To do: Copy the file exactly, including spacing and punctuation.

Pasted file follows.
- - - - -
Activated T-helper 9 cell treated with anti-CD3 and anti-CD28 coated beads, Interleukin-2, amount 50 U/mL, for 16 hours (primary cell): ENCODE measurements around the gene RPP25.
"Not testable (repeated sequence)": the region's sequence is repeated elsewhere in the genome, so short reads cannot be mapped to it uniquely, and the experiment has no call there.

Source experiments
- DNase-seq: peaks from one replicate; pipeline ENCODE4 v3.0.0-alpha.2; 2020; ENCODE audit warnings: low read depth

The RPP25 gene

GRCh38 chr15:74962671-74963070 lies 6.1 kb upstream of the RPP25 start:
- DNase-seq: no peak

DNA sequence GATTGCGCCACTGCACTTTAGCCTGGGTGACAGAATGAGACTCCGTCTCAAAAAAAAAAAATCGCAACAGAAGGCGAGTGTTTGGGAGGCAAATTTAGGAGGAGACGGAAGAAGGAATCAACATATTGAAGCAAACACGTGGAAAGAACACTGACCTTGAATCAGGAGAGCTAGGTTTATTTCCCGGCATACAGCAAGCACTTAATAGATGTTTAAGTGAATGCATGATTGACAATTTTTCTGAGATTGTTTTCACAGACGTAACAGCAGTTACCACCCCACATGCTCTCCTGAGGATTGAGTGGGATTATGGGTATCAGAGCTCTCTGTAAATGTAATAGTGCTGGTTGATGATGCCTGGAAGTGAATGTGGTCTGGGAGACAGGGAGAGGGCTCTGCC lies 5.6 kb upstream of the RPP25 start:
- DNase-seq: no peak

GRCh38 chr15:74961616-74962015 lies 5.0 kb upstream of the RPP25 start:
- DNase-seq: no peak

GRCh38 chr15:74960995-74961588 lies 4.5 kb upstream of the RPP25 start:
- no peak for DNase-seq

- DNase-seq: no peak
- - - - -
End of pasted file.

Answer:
Activated T-helper 9 cell treated with anti-CD3 and anti-CD28 coated beads, Interleukin-2, amount 50 U/mL, for 16 hours (primary cell): ENCODE measurements around the gene RPP25.
"Not testable (repeated sequence)": the region's sequence is repeated elsewhere in the genome, so short reads cannot be mapped to it uniquely, and the experiment has no call there.

Source experiments
- DNase-seq: peaks from one replicate; pipeline ENCODE4 v3.0.0-alpha.2; 2020; ENCODE audit warnings: low read depth

The RPP25 gene

GRCh38 chr15:74962671-74963070 lies 6.1 kb upstream of the RPP25 start:
- DNase-seq: no peak

DNA sequence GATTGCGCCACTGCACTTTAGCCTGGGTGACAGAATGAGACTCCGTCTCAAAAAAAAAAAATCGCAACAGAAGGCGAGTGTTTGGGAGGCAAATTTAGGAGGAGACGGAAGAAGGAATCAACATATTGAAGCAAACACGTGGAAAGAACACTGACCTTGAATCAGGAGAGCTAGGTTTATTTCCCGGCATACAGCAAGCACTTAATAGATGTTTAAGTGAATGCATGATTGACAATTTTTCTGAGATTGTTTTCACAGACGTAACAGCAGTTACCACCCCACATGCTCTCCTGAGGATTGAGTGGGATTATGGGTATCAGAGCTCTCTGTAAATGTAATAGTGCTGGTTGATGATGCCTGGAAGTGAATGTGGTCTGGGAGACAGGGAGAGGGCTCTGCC lies 5.6 kb upstream of the RPP25 start:
- DNase-seq: no peak

GRCh38 chr15:74961616-74962015 lies 5.0 kb upstream of the RPP25 start:
- DNase-seq: no peak

GRCh38 chr15:74960995-74961588 lies 4.5 kb upstream of the RPP25 start:
- no peak for DNase-seq

- DNase-seq: no peak